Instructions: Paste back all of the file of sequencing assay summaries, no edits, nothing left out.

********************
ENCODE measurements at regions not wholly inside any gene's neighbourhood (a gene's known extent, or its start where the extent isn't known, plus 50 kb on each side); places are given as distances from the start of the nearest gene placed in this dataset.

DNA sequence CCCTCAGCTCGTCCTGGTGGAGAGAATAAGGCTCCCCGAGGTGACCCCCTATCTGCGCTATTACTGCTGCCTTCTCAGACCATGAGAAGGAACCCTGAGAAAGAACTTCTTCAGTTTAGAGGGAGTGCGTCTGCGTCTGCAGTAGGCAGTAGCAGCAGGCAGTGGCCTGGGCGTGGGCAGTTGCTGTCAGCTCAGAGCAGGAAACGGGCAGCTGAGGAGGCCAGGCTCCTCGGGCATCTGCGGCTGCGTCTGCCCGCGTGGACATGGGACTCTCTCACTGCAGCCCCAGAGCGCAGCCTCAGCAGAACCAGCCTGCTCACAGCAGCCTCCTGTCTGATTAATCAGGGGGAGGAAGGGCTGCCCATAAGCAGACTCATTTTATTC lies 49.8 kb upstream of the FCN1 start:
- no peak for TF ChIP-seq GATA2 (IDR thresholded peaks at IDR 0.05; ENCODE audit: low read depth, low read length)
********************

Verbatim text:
ENCODE measurements at regions not wholly inside any gene's neighbourhood (a gene's known extent, or its start where the extent isn't known, plus 50 kb on each side); places are given as distances from the start of the nearest gene placed in this dataset.

DNA sequence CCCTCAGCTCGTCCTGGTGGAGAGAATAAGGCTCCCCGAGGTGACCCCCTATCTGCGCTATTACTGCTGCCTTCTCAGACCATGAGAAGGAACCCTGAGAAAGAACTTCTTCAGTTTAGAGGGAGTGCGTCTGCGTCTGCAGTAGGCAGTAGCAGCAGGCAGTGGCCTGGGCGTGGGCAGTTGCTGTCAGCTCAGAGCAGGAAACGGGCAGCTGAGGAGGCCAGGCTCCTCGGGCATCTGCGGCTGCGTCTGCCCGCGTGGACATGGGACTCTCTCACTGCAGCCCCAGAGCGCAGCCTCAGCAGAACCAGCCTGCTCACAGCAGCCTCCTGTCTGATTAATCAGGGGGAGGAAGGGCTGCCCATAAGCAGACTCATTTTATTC lies 49.8 kb upstream of the FCN1 start:
- no peak for TF ChIP-seq GATA2 (IDR thresholded peaks at IDR 0.05; ENCODE audit: low read depth, low read length)